In America the only place we commonly see red currants is in currant jelly used to glaze red fruit tarts, or in Cumberland sauce for ham. The most famous of all red currant preserves is the French Bar le Duc, known as the most expensive jam in the world. To create this preserve women use goose quills to remove the small seeds from each red berry. If you’re lucky enough to have a box of fresh currants, here’s a simple method to bring the flavor of this exquisite jam to your own table.

Red Currant Jam

Red Currant Jam

Red Currant Jam

1 lb. fresh red currants

14 oz. (2 cups) sugar

Rinse red currants, no need to remove stems. Film the bottom of a heavy pot with water, about 2 oz. (¼ cup). Add currants, cover and cook on medium heat until berries have burst. Cool slightly and pass the fruit through a food mill using a disk with small holes. Measure the resulting puree. If you have a pound, or two cups, of fruit puree, you will need the full two cups of sugar to make a tart jam.

Scald two 10-12 oz. jam jars with twist-on vacuum lids. Keep the jars and lids hot in a small pan of shallow simmering water. Return the currant puree to the jam pot; bring to a boil; add sugar; stir to dissolve and return to a boil. Boil steadily for 5 minutes, stirring occasionally, for a firm jam, and just over 4 minutes for a softer preserve. (At this point you may check for the set by seeing if the jam coats a spoon or by dropping a half-teaspoon onto a cold saucer. Currants are high in pectin and the jam should set up quickly.) If the jam seems runny, boil another minute.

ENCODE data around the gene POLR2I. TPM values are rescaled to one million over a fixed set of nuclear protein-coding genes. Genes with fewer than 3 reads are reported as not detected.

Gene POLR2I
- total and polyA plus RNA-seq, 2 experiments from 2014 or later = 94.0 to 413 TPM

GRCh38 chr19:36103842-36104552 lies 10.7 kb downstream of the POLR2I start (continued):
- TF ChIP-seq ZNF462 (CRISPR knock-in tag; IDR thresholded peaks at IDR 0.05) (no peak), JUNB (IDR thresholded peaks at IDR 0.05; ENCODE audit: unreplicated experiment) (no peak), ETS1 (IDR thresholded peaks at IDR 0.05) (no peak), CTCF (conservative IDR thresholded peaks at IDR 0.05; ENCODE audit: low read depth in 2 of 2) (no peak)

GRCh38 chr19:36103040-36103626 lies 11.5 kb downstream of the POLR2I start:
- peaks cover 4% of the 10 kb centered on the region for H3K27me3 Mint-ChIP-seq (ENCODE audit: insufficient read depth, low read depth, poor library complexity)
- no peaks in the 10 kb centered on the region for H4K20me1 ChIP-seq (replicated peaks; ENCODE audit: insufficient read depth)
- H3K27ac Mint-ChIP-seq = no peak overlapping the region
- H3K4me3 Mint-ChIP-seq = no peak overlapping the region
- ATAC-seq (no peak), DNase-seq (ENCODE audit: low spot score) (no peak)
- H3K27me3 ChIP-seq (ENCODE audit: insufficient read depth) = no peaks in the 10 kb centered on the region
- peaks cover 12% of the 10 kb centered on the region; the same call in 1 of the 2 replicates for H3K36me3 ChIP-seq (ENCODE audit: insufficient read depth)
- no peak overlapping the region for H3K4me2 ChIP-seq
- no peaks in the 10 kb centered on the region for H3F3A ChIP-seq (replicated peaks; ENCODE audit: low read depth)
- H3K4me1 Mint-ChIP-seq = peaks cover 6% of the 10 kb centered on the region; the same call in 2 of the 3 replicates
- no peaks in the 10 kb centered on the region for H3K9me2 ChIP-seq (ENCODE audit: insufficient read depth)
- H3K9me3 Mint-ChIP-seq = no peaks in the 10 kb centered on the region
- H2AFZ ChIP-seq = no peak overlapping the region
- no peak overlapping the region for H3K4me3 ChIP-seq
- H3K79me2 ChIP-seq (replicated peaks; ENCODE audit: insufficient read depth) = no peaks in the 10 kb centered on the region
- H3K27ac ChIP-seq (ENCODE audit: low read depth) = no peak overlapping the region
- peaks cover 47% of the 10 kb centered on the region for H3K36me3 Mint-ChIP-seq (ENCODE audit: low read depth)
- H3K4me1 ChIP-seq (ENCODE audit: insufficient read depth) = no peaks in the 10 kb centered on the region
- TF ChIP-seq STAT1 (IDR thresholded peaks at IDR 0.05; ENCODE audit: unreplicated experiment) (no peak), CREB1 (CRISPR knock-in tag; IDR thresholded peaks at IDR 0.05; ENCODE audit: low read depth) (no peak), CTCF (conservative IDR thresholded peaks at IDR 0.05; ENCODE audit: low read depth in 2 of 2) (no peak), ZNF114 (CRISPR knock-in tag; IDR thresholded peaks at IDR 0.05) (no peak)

Remove from heat and skim any foam (save for your toast), and, using a canning funnel, ladle the hot preserve into the hot jars. Wipe the tops of the jars clean if any jam has dripped. Lift the hot lids from the water and screw on immediately. Allow the jam to cool to room temperature (during which time the lids should “pop” to show a seal.) To be on the safe side, refrigerate jam until ready to use.

Mary Jo's Cookbook available on Amazon

Mary Jo’s Cookbook available on Amazon